your computer (we’ll get to why you might want to do this
in the next installment). By simply disconnecting the
batteries for the motors, your ArdBot II will think it’s driving
around, but, in fact, won’t move.
Another important reason to use separate supplies is
changing out those unrechargeable 1.5 volt AA cells with
rechargeable ones. In the long run, it’ll save you a ton of
money — robots use up batteries like kids eat candy. The
rechargeables are also better on the environment.
The nominal voltage output of nickel cadmium or
nickel-metal hydride cells is 1.2 volts; four together provide
4. 8 volts. That’s enough to motivate the robot’s two servo
motors, but not enough to power the Arduino’s regulator.
Making Your Own ArdBot II
With the design basics out of the way, let’s turn to
building the ArdBot II. Construction is simple, requiring only
one square foot of material. You need four pieces total: one
for the bottom base, with small cut-outs for the wheels;
one for the top base; and two for the servo mounts.
A cutting and drilling diagram for the main top and
bottom decks is provided in Figure 3; Figure 4 shows a
cutting and drilling guide for the servo mounts.
You can use 1/4” plywood or my preference: 6 mm
expanded rigid PVC plastic. The plastic is lighter weight, and
if purchased locally from a plastics distributor, is often
cheaper than wood. Either way, plywood and PVC can be
readily cut using ordinary wood tools. I suggest a coping
saw for working by hand, but recommend a motorized
table scroll saw for the fastest and most accurate cutting.
Servos and servo mount hardware
4-40 x 1/2” pan head machine screw
4-40 x 1/2” flat head machine screw
4-40 hex nut
3/4” x 3/4” plastic angle bracket*
Arduino mounting standoff hardware
3/4” to 1” (approx.) length nylon standoffs, 4-40 thread
4-40 x 1/4” pan head nylon machine screw
4-40 x 1/2” flat head machine screw
6-32 cap (acorn) nut
6-32 × 3/4” pan head machine screw
6-32 hex nut
Deck risers (standoffs)
Standoffs with 4-40 or 6-32 threads, at least 2” or longer
4-40 or 6-32 pan head machine screws
* For the 3/4” x 3/4” plastic angle brackets, you can substitute the nearest
smallest metal L brackets available. The plastic brackets weigh a little less.
You can use any type of drill — all holes are 1/8” unless
otherwise indicated. Some hole locations are critical, so
follow the old adage: Measure twice, cut (or drill) once.
When marking off the holes for the Arduino in the top
deck, use your Uno board for the hole locations. I include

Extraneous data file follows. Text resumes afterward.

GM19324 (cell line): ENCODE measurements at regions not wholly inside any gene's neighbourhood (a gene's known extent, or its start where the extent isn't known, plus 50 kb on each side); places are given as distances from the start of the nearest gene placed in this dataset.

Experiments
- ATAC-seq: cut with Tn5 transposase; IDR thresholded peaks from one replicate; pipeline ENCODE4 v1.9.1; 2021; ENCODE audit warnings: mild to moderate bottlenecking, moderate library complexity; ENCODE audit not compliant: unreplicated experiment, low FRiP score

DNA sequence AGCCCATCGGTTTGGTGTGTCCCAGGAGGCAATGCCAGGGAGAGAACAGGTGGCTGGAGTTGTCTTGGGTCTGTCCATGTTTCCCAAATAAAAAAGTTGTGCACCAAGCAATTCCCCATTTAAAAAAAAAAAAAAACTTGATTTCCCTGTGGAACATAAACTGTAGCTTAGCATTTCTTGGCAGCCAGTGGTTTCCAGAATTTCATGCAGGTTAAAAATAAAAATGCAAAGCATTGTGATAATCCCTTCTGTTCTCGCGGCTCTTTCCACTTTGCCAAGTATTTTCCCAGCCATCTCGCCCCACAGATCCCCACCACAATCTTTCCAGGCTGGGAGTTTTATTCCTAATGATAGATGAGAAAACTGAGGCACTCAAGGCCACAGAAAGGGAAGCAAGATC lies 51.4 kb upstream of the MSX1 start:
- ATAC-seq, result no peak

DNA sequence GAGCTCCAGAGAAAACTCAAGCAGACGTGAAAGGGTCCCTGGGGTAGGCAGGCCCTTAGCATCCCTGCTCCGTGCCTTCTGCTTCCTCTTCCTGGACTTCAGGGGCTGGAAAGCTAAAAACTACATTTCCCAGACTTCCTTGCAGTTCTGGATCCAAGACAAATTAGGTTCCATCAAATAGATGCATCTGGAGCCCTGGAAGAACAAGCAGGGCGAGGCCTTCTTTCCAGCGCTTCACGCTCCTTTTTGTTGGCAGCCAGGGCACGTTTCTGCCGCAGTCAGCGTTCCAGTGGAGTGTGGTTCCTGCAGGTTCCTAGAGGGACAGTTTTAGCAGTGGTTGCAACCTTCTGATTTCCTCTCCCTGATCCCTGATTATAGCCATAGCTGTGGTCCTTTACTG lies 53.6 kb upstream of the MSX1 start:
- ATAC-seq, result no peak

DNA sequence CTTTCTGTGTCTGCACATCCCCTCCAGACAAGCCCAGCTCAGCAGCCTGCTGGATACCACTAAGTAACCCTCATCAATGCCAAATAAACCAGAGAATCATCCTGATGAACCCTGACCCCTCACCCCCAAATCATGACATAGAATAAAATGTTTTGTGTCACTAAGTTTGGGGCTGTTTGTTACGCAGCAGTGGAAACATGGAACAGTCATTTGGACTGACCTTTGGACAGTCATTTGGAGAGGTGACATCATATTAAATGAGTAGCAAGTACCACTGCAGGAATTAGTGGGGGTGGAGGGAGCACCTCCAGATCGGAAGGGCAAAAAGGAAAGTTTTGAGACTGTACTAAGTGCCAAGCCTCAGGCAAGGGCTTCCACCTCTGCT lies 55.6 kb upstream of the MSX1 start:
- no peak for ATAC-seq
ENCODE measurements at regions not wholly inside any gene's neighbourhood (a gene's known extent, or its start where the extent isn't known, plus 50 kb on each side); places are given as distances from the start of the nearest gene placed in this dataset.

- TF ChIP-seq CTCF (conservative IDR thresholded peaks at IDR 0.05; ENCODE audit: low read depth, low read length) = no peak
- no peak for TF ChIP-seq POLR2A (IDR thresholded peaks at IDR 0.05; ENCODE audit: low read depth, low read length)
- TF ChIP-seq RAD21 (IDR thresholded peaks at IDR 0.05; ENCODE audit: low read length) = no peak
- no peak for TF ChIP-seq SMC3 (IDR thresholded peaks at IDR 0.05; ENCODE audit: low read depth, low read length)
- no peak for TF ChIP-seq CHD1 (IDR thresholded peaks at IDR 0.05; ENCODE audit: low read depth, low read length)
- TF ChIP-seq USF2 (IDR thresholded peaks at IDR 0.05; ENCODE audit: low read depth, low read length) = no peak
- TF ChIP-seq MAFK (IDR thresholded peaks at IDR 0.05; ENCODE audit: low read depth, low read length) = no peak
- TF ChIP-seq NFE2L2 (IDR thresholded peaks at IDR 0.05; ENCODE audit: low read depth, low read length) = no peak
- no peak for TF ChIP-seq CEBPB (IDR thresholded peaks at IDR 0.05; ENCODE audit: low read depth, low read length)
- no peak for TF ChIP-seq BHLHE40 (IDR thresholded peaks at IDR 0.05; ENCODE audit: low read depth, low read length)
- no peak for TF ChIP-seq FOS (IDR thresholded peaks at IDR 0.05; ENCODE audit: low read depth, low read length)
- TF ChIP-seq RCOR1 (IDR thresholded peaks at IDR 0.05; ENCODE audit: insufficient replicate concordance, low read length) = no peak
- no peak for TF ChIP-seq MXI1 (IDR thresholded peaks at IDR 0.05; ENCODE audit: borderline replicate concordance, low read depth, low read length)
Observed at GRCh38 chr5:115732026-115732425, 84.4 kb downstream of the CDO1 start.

all four mounting holes, although on the latest Unos you’re
likely to only use three of them since the one in the upper
left corner is very close to the top row of headers. The hole
is still there in the board in case you want to mount it with
a shield stacked on top.
If you’d prefer not to do the cutting and drilling, see
the Sources box for a kit of parts, including precut body
pieces and assembly hardware.
To complete the ArdBot II, you’ll need the hardware
listed in Table 1 to put all the pieces together. Except for
the skids and riser standoffs, I’ve specified 4-40 size
hardware for everything. While 4-40 machine screws and
nuts are a little harder to find than their more common 6-
32 siblings, their smaller size makes them better candidates
for a small robot. They also weigh less, and the less weight
a robot has, the longer its batteries will last.
If your local home improvement store doesn’t have the
4-40 hardware, you can always get it online; see the
Sources box for a small selection of Web retailers that
carry miniature fasteners.
Tip: When searching the local digs for miniature nuts
and screws, try the smaller hardware stores first. They’re
more likely than the “big box” retailers to have what you’re
In addition to the assembly hardware, at a minimum
you need the additional components in Table 2 to build
your ArdBot II. Some additional parts will be needed to
complete other functionality of the robot. We’ll cover these
2 Standard size servos, continuous rotation, Futaba compatible splined hubs
2 2-1/2” or 2-5/8” wheels with Futaba compatible hubs
1 Arduino Uno microcontroller board
1 Mini solderless breadboard (170 tie points, double-sided foam tape on back)
1 4 x AA battery holder
4 AA batteries (alkaline or rechargeable)
1 Nine volt battery snap and wires (lead length should be at least 6”)
1 Nine volt battery
1 2.1 mm barrel solderable connector
1 Miniature piezo speaker
2 Snap action leaf switches (standard size)
1 12” length three-wire (signal, power, ground) extension
Misc Pre-made female-female jumper wires* (some will be cut to length)
Misc Set of 10 or more double-length break-away header pins
Misc 12” length of 0.25” OD (outside diameter) aquarium tubing**
Pre-made female-female jumper wires and double-length break-away
headers are available from Pololu. I recommend the 50 pack of 3” length
female-female jumper wires (rainbow assortment), part number 1706. This is far
more than you’ll use for the ArdBot II, but the extra will always come in handy.
This tubing is used for extending the contact area of the leaf switches.
We’ll get to this aspect in an upcoming installment of the series.
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